Everything lilts and tilts in Rachel Harrison's upright totems. Boxy facets jut out at every angle and swollen protrusions bulge all over the rough, peaked, and slathered stucco-like surfaces. Her piecemeal monoliths totter drunkenly in a barely-balanced equilibrium of unstable, crudely Cubistic passages. Their scale and verticality loosely suggest the figure: short, stocky ones and tall, skinny dancing ones. The five new sculptures at Regen Projects II appear like characters with increasingly distinct personalities when considered against the continuous frieze (spanning the far wall of the gallery) of fifty-one photographs of various masks, portrait busts, figurines, and dolls that constitutes the third and most recent installment of Harrison's Voyage of the Beagle, Three (2008-2010). (The title is taken from Darwin's eponymous study, implying a cataloguing of visual culture).

The artist's sometime habit of naming her constructions with famous proper names—as she does here with one brightly hued, amped up and coked out Pablo Escobar patterned like a tropical harlequin and hung with a matching cluster of glossy yellow, red, orange, and green fake chilies—further invites an anthropomorphizing projection of personality onto dumb and mute material heft. A simulated cartoon humanity convulses the sculptures' bulky forms.

As a group, they are an absurd, unlikely bunch. Around the Water Cooler (2010), an opalescent white block with an uneven, whipped cement surface ensconcing a Whirlpool Energy Star water cooler in a central cavernous niche, locates the group in space like a hub. It suggests the white cube as a Flintstones' office set. Structural Design, a squat tower of two irregular boxes painted in an 80s neo-expressionist patchwork serves as the mutant pedestal for a Royal Safari portable typewriter whose blue plastic case has been shoved under one corner of the tower, tipping it off-kilter.

The typewriter proves to be the key to the show's title, "Asdfjkl;" which codes the standard finger position of two hands on a keyboard into one ludicrous expletive. The title steers my muscle-memory into that suspended ready-set-go state that lingers before I formulate my response to her work into words—and in which the perplexing comedy her work elicits begins to open up fresh possibilities of exegesis. "Asdfjkl;" also pinpoints the contact between our bodies and those everyday things and machines that we interact with as both alien and corporeal extensions of ourselves, alerting us to home in on those tactile moments in her work when those glittering meteorites grasp or nestle some unexpectedly familiar found object.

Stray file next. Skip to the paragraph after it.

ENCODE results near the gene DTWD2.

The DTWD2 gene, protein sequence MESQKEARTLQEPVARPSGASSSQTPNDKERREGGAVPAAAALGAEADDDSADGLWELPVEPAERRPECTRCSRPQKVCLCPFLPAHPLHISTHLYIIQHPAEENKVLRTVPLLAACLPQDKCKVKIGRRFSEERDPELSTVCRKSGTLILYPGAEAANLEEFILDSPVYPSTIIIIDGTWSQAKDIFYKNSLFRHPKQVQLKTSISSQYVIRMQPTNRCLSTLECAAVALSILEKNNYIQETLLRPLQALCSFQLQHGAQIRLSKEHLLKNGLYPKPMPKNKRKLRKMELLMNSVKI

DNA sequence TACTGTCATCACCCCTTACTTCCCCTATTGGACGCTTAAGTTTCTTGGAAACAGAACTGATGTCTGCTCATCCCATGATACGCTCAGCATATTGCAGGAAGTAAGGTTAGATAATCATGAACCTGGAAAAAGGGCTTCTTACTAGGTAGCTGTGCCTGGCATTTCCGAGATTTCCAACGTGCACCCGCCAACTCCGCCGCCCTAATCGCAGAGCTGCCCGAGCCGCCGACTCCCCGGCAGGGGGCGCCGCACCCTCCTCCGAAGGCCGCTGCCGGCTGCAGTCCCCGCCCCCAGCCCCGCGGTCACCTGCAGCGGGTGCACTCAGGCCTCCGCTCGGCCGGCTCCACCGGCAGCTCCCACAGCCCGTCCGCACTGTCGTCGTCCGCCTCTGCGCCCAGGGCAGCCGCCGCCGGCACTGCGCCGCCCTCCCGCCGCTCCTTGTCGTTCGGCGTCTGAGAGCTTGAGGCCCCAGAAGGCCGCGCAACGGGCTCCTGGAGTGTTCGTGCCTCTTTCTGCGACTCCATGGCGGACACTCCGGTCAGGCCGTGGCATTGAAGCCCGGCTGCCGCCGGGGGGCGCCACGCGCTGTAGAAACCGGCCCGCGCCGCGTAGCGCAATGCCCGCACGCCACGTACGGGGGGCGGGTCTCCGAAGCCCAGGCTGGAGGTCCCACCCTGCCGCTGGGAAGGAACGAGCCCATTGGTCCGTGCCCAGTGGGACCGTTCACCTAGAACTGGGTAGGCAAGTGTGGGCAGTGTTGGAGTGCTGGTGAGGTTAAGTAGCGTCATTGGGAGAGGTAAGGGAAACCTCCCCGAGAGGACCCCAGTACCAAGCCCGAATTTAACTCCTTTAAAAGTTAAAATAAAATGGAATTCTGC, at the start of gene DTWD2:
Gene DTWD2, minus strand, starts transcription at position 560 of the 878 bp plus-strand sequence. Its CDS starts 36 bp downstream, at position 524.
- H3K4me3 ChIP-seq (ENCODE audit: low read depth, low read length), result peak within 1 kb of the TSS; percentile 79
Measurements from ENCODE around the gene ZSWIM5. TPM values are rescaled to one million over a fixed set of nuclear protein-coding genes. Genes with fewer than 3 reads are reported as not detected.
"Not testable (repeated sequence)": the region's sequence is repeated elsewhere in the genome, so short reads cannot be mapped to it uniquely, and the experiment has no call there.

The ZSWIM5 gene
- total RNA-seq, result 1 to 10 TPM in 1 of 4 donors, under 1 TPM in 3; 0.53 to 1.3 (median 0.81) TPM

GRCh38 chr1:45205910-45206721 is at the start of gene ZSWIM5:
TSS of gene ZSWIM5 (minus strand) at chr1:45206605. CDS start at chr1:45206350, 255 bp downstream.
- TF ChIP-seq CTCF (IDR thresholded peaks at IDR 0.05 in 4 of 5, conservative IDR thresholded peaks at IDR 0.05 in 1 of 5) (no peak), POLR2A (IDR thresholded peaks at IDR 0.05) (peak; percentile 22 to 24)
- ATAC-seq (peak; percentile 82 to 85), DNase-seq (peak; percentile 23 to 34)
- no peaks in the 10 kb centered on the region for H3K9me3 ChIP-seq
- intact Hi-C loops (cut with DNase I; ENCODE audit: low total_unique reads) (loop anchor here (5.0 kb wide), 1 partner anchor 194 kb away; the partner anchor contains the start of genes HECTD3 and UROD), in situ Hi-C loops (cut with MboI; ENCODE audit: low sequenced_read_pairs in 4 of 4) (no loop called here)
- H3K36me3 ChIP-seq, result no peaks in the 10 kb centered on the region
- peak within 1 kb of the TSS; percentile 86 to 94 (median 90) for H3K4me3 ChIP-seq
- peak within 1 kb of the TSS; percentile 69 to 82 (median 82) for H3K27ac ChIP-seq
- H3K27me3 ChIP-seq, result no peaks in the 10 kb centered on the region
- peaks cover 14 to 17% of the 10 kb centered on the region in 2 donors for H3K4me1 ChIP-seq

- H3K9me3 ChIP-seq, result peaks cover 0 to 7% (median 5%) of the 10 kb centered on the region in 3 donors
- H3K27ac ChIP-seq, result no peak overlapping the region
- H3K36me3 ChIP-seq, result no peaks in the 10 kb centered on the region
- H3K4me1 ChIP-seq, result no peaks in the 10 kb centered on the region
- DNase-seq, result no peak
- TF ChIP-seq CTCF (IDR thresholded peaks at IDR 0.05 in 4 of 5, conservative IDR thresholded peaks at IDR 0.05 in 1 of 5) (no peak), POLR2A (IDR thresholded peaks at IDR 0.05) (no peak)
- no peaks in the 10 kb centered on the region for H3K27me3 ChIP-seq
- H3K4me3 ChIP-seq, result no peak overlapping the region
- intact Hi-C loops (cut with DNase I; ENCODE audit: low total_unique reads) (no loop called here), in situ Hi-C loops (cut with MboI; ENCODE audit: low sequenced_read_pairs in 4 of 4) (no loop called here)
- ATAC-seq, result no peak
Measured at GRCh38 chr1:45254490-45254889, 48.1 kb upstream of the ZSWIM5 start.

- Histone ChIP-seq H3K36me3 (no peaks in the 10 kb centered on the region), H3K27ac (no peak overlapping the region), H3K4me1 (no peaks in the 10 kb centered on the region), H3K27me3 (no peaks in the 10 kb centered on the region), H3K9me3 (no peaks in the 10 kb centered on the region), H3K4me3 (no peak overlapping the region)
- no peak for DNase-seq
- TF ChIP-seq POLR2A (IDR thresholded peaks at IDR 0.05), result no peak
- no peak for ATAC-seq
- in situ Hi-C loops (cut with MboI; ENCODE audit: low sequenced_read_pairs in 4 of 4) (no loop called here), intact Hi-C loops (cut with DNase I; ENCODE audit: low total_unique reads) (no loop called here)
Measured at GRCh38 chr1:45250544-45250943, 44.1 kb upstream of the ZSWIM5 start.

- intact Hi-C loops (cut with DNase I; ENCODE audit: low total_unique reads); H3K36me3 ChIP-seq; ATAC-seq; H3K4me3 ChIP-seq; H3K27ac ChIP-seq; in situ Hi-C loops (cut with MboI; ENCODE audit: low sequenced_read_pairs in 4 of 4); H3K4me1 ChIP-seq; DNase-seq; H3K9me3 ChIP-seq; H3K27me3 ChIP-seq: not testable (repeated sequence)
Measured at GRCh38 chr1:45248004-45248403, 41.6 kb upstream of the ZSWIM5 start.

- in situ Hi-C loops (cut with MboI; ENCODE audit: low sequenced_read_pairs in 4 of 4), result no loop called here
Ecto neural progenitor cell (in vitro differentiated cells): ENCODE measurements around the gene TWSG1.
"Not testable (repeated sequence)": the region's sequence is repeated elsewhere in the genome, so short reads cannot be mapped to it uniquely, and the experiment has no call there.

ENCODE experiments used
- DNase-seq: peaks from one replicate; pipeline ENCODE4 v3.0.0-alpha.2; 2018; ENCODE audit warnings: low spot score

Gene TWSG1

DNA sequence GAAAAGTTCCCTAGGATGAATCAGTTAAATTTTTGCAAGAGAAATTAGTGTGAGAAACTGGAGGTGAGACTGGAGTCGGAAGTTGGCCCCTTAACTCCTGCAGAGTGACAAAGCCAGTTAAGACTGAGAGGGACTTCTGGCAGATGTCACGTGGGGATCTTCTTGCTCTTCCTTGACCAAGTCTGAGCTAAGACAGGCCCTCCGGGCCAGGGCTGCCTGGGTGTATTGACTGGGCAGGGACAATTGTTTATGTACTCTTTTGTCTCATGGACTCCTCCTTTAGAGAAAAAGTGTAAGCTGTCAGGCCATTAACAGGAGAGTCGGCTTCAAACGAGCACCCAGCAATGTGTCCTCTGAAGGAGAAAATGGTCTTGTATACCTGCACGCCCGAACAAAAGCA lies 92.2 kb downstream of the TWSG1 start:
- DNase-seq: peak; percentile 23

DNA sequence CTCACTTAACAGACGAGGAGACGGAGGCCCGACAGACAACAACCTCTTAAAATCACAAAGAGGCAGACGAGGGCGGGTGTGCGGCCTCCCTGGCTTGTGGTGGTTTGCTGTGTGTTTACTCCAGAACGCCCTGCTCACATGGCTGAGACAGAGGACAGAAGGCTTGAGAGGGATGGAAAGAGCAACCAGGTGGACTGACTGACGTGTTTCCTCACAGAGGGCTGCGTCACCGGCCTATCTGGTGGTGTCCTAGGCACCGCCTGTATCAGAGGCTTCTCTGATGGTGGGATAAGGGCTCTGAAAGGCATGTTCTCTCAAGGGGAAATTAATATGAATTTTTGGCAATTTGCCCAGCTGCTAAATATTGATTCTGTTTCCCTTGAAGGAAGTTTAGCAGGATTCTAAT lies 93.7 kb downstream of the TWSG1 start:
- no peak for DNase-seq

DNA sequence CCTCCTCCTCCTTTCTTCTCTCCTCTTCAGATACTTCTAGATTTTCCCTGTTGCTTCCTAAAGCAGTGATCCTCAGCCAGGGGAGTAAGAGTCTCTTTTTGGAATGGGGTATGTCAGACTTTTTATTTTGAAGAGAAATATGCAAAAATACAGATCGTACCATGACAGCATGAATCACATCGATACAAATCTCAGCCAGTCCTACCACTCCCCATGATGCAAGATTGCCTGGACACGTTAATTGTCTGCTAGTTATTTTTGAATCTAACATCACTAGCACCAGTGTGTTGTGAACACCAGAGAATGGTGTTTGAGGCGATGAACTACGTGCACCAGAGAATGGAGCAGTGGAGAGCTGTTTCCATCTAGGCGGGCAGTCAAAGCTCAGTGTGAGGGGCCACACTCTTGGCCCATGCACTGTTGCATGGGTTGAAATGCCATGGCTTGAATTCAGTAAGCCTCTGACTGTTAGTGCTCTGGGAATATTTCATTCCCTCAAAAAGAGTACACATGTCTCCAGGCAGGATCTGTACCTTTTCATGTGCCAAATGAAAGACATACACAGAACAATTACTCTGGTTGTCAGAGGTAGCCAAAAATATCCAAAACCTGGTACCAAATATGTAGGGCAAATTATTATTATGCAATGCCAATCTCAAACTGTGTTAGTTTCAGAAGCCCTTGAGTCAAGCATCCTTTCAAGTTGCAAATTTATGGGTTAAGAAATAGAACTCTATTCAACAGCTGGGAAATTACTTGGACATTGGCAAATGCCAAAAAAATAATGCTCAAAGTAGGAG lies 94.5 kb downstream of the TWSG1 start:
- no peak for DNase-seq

As a general rule, Harrison's sculptures work by punctuating large, often garishly colored, hand-made lumpen or angular abstract forms with a precisely selected but common found object made singular by its astounding recontextualization. That point of contact becomes the punctum, the fulcrum on which each piece pivots. Somehow, the sushi take out menu slapped on the head of Signature Roll (2010), for example, offsets that sculpture's huge mass with its saccharine sweet iridescent turquoise and pink faux-rock (seemingly borrowed from the set of The Little Mermaid on Ice). Inexplicably, that flimsy, disposable piece of paper contains enough concentrated density of "the real" to counterbalance the piece's ridiculously lumbering load. Harrison repeatedly points to the absurdity of sculpture, in all its awkward contortions and flashy flailing, which ultimately achieves its true affective potency when pricked by the disjunctive presence of a small rogue satellite launched from our collective vocabulary of pop culture and lived experience.